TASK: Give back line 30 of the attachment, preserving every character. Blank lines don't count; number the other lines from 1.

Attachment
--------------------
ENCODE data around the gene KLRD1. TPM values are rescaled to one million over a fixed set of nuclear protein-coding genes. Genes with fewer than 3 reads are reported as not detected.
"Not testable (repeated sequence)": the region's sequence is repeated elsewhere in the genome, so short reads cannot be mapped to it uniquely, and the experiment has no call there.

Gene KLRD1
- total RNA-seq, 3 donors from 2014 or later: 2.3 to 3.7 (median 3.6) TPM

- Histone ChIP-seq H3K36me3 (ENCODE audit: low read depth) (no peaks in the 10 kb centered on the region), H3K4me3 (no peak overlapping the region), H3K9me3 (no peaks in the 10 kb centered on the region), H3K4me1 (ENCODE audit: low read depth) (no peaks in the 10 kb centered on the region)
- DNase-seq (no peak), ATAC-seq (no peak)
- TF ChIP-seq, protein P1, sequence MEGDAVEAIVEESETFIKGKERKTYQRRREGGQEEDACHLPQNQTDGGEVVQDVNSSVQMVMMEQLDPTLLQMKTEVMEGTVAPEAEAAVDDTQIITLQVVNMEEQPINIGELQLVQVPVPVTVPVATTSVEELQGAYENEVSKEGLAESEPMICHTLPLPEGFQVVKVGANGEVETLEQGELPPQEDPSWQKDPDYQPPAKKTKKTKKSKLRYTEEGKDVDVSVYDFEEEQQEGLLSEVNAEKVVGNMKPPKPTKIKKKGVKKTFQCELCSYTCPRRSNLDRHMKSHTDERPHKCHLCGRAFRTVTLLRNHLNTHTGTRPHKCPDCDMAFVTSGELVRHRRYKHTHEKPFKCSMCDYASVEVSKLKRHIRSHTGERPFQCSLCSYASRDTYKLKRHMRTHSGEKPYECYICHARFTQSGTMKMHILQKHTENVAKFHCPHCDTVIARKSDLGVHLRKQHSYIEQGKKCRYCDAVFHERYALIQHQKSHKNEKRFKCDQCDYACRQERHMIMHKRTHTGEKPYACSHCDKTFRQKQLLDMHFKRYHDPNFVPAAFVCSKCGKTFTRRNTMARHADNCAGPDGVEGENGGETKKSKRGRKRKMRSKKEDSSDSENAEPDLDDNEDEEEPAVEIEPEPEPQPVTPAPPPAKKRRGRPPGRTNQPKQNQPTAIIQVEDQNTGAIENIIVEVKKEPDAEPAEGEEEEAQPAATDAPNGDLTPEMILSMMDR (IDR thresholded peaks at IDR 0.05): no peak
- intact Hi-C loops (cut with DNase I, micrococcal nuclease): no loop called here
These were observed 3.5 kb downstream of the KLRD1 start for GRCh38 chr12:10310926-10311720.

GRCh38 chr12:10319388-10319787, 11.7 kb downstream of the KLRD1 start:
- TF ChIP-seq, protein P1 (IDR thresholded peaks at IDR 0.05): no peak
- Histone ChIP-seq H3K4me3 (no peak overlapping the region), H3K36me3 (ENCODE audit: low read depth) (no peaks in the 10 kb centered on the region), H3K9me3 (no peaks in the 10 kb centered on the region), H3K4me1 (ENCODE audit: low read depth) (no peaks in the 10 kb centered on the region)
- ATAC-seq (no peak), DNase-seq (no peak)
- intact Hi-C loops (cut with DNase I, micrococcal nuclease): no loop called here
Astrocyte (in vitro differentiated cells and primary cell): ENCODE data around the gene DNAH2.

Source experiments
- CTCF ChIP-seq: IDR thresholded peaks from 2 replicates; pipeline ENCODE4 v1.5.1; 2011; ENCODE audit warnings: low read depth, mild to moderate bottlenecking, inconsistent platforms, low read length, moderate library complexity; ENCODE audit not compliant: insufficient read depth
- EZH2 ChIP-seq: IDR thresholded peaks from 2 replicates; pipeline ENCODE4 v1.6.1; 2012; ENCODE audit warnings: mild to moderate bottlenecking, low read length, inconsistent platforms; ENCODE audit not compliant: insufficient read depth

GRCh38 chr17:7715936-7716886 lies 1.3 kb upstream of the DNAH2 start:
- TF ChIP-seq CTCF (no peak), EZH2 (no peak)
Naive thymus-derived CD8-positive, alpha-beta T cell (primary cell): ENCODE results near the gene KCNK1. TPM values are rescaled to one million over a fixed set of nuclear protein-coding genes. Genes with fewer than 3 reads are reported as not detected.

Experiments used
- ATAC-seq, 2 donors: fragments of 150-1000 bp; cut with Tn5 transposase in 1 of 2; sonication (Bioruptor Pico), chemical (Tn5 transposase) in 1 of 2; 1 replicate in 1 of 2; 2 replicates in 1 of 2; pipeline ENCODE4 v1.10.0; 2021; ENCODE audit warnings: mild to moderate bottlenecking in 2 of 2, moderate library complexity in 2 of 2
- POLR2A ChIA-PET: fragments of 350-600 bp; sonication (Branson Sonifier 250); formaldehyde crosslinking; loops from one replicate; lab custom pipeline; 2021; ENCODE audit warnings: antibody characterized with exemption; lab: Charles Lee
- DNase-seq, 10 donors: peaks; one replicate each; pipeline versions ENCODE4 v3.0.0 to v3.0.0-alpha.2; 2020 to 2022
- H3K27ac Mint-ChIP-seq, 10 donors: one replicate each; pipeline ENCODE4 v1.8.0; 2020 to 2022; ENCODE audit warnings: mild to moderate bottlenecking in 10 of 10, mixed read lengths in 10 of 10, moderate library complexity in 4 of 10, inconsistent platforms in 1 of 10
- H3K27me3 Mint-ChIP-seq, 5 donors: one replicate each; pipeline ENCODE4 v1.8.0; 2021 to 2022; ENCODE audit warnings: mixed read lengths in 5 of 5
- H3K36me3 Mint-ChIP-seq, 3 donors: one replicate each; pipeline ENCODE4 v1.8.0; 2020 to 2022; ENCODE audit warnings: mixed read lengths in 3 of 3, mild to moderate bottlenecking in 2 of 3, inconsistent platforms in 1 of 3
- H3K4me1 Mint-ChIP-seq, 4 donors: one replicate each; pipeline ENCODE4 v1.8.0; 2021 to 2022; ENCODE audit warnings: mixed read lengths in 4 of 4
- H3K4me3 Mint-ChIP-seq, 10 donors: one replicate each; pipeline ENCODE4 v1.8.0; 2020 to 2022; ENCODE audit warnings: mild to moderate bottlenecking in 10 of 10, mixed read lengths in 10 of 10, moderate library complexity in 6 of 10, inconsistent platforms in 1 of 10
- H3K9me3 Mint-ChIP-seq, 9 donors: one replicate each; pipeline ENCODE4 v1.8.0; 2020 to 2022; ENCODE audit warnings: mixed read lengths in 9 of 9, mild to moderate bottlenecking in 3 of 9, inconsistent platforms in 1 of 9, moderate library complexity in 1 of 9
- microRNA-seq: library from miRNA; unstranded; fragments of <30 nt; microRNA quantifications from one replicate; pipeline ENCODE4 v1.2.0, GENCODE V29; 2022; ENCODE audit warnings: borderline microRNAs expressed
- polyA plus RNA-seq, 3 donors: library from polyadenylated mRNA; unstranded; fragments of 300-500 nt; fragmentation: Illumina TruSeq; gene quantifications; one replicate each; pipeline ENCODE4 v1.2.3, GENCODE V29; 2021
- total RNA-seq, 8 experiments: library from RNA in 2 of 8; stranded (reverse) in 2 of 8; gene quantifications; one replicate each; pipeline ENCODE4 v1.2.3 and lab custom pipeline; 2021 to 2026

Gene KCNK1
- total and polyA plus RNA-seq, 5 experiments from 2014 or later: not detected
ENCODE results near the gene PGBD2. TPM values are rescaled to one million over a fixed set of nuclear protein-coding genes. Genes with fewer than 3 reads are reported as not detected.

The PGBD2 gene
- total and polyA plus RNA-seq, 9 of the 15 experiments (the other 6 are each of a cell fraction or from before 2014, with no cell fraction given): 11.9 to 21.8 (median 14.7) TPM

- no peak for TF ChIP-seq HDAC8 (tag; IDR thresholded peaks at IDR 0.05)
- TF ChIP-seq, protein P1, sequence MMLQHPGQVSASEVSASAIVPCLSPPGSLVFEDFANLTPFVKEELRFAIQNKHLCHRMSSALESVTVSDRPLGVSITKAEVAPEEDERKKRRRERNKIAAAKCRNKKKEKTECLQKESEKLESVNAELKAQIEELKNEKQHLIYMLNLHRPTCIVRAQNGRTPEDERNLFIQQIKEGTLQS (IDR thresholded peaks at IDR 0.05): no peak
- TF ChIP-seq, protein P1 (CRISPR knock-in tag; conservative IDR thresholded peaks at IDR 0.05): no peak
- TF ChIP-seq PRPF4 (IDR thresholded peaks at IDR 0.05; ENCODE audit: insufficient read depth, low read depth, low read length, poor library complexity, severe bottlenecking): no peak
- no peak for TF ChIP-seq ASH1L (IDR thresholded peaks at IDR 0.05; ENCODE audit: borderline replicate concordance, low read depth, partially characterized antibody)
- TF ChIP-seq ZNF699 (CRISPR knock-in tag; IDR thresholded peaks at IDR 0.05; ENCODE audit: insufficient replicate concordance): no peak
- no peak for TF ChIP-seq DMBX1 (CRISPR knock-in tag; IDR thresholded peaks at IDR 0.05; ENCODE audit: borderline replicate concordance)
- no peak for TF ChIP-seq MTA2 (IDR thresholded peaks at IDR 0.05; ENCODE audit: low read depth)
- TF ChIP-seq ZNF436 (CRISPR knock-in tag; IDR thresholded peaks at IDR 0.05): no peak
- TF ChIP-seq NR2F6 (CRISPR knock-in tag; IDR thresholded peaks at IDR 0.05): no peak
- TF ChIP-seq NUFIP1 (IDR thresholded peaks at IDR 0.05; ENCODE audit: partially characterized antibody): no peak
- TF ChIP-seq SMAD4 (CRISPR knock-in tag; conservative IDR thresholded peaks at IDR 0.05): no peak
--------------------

- H3K4me3 Mint-ChIP-seq, 10 donors: one replicate each; pipeline ENCODE4 v1.8.0; 2020 to 2022; ENCODE audit warnings: mild to moderate bottlenecking in 10 of 10, mixed read lengths in 10 of 10, moderate library complexity in 6 of 10, inconsistent platforms in 1 of 10